As we’ve seen, a psychopath is incapable of having a caring and equal relationship with anyone. For this reason, psychopaths seek women who are strong but exceedingly flexible; women whose boundaries they can erode and whose identities they can distort. If you regain your sense of identity and boundaries, you become much less vulnerable to psychopathic seduction and control. Psychopaths are parasites who want to suck the lifeblood–the emotions, the confidence and the strength–out of you. They violate your sense of self, through what psychologists call “enmeshment.” As your identity blends into his, your whole life revolves around meeting his ever-changing needs. The more you violate what you stand for and who you are to please the psychopath, the more you dissolve into the dangerous relationship with him. As Sandra Brown states,
“Boundaries are indicators of where we start and end, and where other people start and end. We set limits–or boundaries–in relationships to protect our bodily selves and dignity… Drawing your identity from a dangerous man… can have disastrous outcomes.” (How to spot a dangerous man, 201).
Not every misfortunate experience has a silver lining. Some, like fatal illnesses, may be purely tragic. Fortunately, overcoming a relationship with a dangerous man is one of those life experiences that does have a silver lining. After having been involved with a psychopath, for whom “love” means conquest, ownership and dominance, a normal relationship with a decent, respectful and honest partner will seem almost miraculous by comparison. Nothing about healthy human bonds can ever be taken for granted again after one has experienced the worst life has to offer.
Clearly, in choosing a psychopath you lost part of yourself and wasted part of your life. Such a destructive relationship came at a cost. Fortunately, you still have the power of choice as to how your life will continue. You don’t have to throw away the rest of your life to him. This experience may have weakened you in some respects. But if you utilize it the right way, it can also make you a much stronger person. Whatever time, energy and emotion you spent on the psychopath weren’t completely wasted. They have taught you how to know and defend the limits of your identity and values. They have taught you who to appreciate and love in life and who to reject and keep out. They have revealed your strengths and your limitations. They have made you more independent, since you’ve seen how flattery and criticism by others can function as a form of mind control.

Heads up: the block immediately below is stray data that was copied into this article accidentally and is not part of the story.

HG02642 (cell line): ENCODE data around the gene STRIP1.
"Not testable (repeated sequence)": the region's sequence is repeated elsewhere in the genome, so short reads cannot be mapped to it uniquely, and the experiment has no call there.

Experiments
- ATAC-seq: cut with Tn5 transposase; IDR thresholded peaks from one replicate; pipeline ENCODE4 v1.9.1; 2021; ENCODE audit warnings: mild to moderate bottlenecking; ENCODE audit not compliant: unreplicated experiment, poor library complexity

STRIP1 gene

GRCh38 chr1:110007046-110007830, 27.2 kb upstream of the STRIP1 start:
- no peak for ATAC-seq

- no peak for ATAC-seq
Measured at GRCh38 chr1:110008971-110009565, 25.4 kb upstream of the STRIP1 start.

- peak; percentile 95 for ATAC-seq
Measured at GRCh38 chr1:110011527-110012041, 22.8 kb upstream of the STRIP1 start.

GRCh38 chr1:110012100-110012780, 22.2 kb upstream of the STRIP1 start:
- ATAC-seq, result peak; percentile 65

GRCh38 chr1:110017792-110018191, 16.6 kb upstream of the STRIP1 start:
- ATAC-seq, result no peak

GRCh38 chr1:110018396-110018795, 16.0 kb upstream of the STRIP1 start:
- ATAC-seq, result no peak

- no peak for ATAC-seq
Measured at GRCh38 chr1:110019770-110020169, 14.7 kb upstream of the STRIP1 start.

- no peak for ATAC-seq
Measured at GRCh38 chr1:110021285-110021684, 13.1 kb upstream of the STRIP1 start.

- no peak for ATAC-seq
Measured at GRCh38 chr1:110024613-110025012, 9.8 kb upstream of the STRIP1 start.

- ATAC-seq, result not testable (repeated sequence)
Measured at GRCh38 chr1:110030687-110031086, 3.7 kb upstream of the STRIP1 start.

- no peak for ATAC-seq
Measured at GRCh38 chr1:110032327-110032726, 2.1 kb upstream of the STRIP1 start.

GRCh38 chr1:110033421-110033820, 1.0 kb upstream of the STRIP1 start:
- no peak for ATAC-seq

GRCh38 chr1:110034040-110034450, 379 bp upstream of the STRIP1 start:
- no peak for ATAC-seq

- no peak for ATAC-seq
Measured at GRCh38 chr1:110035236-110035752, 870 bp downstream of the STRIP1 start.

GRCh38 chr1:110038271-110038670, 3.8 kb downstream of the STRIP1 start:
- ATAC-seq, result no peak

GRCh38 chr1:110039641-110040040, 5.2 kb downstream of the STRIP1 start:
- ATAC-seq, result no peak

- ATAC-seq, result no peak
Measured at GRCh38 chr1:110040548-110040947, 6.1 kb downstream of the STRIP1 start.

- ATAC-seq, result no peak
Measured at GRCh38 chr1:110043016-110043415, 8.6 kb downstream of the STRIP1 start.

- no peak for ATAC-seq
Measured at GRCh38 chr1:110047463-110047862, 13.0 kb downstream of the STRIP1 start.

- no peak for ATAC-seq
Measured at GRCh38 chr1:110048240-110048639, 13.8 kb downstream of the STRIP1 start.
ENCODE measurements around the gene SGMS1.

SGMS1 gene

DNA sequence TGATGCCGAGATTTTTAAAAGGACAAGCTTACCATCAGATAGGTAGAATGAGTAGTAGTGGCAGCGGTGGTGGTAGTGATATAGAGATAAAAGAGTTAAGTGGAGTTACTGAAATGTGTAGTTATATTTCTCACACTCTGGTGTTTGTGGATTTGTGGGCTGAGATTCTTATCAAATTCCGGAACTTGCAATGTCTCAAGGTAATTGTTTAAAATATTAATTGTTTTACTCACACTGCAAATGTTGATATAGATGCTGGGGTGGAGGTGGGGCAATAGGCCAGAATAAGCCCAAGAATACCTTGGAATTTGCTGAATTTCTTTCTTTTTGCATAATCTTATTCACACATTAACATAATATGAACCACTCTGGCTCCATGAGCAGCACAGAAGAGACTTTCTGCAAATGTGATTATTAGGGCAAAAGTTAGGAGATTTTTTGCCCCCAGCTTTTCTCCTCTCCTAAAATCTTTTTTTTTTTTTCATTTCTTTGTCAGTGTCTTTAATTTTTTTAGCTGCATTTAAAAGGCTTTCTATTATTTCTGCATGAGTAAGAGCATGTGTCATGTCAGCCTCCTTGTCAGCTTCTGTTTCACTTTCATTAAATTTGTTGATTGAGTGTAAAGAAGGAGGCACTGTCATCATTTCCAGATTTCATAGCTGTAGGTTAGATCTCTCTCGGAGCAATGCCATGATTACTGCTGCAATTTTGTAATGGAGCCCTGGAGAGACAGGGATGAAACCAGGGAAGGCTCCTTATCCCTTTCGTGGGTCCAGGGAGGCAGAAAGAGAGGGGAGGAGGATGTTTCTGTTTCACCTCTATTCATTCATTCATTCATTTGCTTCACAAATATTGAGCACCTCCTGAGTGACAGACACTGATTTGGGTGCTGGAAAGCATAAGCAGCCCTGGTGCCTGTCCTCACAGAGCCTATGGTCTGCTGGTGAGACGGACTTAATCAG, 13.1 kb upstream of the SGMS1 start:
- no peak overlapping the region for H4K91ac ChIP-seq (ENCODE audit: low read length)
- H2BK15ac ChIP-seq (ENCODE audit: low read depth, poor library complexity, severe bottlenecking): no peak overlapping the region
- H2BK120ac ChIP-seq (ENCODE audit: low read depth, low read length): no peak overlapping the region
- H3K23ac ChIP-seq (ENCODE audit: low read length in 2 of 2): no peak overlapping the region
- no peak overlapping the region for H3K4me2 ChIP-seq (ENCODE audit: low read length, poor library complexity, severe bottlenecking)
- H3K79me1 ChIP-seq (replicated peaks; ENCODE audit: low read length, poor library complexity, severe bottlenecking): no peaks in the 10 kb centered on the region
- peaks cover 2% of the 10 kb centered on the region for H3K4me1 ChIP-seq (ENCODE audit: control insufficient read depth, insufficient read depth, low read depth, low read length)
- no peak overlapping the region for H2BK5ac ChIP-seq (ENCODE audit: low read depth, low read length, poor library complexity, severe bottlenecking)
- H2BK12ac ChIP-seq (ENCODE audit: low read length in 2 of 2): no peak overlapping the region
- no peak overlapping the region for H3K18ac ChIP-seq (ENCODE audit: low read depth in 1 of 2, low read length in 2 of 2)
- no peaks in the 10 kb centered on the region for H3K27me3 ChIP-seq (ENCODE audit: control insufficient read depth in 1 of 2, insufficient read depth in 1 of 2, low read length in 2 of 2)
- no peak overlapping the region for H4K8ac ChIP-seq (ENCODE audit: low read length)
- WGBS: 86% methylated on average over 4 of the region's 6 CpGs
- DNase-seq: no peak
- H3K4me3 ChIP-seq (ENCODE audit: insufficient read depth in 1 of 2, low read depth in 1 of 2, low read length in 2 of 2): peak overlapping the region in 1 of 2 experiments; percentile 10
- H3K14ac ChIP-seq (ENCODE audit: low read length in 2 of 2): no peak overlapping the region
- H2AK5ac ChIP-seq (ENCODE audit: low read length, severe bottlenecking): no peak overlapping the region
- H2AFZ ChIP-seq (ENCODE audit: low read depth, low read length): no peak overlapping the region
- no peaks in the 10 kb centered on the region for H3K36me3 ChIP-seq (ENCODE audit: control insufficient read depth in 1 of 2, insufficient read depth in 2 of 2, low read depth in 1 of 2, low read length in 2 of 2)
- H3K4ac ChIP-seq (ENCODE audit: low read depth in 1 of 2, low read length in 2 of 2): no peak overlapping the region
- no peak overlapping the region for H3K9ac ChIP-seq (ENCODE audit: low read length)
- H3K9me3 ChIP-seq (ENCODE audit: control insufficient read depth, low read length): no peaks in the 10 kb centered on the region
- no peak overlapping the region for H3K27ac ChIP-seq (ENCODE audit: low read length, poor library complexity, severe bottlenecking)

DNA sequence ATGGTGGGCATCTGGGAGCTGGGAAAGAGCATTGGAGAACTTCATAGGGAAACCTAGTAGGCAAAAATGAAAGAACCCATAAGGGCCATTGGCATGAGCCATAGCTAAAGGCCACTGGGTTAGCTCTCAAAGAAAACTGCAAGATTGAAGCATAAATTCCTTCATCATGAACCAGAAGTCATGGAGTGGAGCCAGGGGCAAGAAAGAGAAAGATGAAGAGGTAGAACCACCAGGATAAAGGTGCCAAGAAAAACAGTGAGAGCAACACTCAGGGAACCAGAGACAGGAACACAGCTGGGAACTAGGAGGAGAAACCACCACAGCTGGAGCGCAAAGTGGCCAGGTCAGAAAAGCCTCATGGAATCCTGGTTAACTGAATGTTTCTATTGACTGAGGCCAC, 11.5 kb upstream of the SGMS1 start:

It’s now up to you to decide if you will allow the psychopath to continue to undermine your dignity and the quality of your life or if you will rely upon your strengths and true love bonds with others to live the kind of moral, honest and fulfilling life that you deserve. The psychopath has kept you under his control by narrowing and intensifying the range of your experiences. You consequently focused only on him and on how to twist yourself, like a fish on a hook, to please him.
You can reverse this process. You can broaden the sphere of your existence by expanding your interests and focusing on those who deserve your affection. In fact, you can do more than that by helping inform others suffering at the hands of psychopathic partners about this dangerous and camouflaged predator. Making a clinical diagnosis of personality disorders is, of course, only up to experts. But identifying potentially dangerous traits isn’t just for experts. Any of us can be adversely affected when we allow disordered individuals into our lives. Knowledge is the most essential form of self-defense.
Widespread information about physical and emotional abuse has saved millions of people from domestic violence. Spreading information about psychopathy may help save millions of additional lives from harm. Ironically, the disordered man who wanted to destroy you both morally and emotionally can give your life a higher, more other-regarding purpose. In the past, you may have relegated too many of your decisions to the psychopath. But, ultimately, the power of choice in what you do with the rest of your life lies in your hands, not his. May the new year bring you peace and happiness, free of the toxic relationship with a psychopath.
Happy New Year!
Claudia Moscovici, psychopathyawareness